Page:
The good news is that health authorities are quickly responding to the cases in Guinea. Lessons learned are being applied from the 2013-2016 outbreak. Hence the urgency and response speed is hopefully going to make a difference. Moreover, the development of vaccines and treatments for Ebola have greatly improved survival rates and containment efforts over time, so those lessons are now ready to be applied.

It is important to recall that, in previous Ebola outbreaks, several rebel militia members fighting over the northeastern corner of the DRC died of the virus. An outbreak just last year killed more than 500 people. That outbreak mixed with the country’s violent landscape. At the time, international healthcare officials hoped to develop an inoculation ring by using Rwanda, Uganda and South Sudan in terms of spatial containment. It didn’t work 100 percent, but the experience encouraged greater border monitoring. However, the violence across this part of Africa complicates the ability to stop the pathogen’s spread.

Disease spread along logistics lines is highly probable with Ebola. We saw in previous outbreaks such spread along the rivers of the region. The last time, the concern was with the wide array of river traffic carrying people and goods between Mbandaka and Kinshasa in the DRC, as well as to Brazzaville in the Republic of the Congo and Bangui in the Central African Republic (CAR). Right now, Russian advisers are helping the CAR government with the country’s post-election security. Russia has expertise in Ebola treatment methods and may become a larger player in this arena, along with its COVID-19 program.

Overall, the combination of Ebola and COVID-19 is going to be a challenge. The good news is that there are mechanisms in place to contend with Ebola. The question is whether or not the region’s health systems are already overwhelmed by COVID-19. The combination of the two pathogens in urban areas of this key continent is troublesome. International actors such as China, Russia and the US will play important roles by offering expertise, supplies and assistance. Competition will be stiff.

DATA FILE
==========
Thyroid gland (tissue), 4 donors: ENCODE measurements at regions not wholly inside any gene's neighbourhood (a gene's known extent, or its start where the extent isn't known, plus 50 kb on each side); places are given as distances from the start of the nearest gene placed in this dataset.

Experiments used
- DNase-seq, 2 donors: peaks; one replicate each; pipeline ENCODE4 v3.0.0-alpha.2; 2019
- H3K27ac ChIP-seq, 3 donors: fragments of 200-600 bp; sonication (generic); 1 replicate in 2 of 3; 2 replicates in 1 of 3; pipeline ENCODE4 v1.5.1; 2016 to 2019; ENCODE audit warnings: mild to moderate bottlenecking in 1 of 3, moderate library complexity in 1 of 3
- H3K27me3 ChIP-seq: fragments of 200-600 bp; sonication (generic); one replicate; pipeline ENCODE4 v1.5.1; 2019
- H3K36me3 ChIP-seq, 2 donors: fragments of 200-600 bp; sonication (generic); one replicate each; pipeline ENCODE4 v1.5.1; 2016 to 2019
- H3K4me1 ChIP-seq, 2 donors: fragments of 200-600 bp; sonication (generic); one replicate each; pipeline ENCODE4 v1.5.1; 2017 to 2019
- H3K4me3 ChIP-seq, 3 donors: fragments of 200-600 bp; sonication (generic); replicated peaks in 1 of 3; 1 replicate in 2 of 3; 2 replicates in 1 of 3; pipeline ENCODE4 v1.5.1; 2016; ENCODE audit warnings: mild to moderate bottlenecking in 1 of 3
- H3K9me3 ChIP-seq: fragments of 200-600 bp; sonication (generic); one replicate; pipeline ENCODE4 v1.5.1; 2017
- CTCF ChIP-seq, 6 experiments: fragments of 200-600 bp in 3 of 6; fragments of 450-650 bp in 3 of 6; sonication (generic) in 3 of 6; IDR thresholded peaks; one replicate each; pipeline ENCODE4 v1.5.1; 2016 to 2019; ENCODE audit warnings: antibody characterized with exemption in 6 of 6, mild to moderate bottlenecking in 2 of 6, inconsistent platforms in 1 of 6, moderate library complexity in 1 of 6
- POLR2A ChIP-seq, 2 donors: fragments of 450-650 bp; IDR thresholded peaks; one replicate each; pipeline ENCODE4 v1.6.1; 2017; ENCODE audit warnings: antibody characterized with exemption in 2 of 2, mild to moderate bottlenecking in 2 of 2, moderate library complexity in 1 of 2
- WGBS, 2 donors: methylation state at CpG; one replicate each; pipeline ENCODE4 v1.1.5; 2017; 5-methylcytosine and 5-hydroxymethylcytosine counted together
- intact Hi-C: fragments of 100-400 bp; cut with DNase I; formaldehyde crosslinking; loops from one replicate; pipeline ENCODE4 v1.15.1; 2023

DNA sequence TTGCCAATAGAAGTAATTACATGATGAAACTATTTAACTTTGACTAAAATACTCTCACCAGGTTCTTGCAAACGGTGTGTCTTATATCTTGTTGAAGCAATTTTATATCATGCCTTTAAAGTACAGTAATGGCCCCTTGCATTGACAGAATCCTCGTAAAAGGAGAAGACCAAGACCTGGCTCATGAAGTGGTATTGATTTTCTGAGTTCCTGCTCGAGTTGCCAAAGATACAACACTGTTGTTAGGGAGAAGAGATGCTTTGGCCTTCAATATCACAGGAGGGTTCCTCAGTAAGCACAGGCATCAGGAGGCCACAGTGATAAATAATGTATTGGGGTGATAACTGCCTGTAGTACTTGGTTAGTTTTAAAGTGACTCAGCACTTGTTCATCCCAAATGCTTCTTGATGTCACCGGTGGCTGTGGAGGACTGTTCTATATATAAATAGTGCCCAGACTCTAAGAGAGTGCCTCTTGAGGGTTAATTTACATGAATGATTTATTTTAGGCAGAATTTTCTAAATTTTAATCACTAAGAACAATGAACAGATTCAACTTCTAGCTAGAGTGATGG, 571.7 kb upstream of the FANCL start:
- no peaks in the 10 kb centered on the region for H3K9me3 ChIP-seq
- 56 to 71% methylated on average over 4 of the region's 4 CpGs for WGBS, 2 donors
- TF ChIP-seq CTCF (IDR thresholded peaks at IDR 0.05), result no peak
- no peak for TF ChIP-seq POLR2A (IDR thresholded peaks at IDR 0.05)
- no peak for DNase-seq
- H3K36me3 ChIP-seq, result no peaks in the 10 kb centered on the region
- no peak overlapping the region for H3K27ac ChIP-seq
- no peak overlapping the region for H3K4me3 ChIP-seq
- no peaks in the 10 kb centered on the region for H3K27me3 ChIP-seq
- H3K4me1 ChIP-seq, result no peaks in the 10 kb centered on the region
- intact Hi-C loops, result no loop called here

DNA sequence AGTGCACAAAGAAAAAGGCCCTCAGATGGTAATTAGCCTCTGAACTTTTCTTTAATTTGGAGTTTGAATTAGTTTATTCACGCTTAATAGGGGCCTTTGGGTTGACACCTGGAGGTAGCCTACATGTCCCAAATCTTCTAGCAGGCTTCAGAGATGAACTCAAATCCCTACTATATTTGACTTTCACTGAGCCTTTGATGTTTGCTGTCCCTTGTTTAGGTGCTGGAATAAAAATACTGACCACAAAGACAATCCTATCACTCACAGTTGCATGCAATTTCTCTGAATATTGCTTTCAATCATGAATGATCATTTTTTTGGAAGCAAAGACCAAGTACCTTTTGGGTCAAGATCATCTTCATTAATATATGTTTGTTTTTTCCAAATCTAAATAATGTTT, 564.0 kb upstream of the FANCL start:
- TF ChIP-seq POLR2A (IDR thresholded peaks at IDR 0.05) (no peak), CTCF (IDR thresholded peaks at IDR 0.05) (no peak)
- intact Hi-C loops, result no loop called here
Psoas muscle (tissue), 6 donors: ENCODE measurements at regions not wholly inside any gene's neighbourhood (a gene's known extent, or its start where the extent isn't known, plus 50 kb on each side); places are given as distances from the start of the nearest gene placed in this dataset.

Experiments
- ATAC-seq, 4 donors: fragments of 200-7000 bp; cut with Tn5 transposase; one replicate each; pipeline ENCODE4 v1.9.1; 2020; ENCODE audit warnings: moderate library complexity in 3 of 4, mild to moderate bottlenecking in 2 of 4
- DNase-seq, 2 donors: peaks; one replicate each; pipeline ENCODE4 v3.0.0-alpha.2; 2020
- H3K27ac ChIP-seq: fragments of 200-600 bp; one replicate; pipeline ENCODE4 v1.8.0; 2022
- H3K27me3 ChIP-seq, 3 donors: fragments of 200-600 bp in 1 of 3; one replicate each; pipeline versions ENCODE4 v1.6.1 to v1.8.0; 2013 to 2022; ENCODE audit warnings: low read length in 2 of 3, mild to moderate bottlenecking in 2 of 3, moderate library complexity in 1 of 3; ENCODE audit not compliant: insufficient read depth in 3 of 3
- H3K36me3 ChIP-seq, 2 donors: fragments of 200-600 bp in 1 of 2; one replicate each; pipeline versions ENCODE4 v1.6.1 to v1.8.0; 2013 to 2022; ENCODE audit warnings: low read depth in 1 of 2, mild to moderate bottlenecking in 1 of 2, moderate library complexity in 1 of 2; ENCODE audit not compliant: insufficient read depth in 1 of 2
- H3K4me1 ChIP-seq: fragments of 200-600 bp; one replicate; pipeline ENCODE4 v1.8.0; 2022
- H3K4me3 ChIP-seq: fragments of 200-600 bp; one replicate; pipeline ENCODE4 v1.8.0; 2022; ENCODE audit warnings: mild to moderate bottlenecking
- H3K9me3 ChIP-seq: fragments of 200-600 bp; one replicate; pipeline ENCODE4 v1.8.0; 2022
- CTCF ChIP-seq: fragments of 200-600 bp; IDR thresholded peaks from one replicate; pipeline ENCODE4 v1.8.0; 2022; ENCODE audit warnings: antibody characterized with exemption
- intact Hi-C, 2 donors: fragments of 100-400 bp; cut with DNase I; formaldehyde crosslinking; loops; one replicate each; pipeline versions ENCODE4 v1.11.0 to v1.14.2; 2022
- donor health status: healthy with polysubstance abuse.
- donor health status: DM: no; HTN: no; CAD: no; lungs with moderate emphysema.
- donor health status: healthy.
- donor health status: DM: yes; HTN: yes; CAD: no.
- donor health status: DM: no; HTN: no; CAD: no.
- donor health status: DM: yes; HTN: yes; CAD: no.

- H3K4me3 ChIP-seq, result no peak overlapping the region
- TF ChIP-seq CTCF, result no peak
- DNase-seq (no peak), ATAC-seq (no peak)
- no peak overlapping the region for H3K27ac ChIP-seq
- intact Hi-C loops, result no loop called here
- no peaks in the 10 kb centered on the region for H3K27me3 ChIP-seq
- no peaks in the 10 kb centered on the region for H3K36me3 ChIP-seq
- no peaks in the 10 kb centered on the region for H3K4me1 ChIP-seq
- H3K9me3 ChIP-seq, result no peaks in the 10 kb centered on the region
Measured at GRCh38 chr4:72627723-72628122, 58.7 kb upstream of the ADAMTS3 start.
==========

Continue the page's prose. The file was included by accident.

Dr. Theodore Karasik

Dr. Theodore Karasik

Dr. Theodore Karasik is a senior advisor to Gulf State Analytics and an Adjunct Senior Fellow at the Lexington Institute in Washington, D.C. He is a former Advisor and Director of Research for a number of UAE institutions. Dr. Karasik was a Lecturer at the Dubai School of Government, Middlesex University Dubai, and the University of Wollongong Dubai where he taught “Labor and Migration” and “Global Political Economy” at the graduate level. Dr. Karasik was a Senior Political Scientist in the International Policy and Security Group at RAND Corporation. From 2002-2003, he served as Director of Research for the RAND Center for Middle East Public Policy. Throughout Dr. Karasik’s career, he has worked for numerous U.S. agencies involved in researching and analyzing defense acquisition, the use of military power, and religio-political issues across the Middle East, North Africa, and Eurasia, including the evolution of violent extremism. Dr. Karasik lived in the UAE for 10 years and is currently based in Washington, D.C. Dr. Karasik received his PhD in History from the University of California, Los Angeles.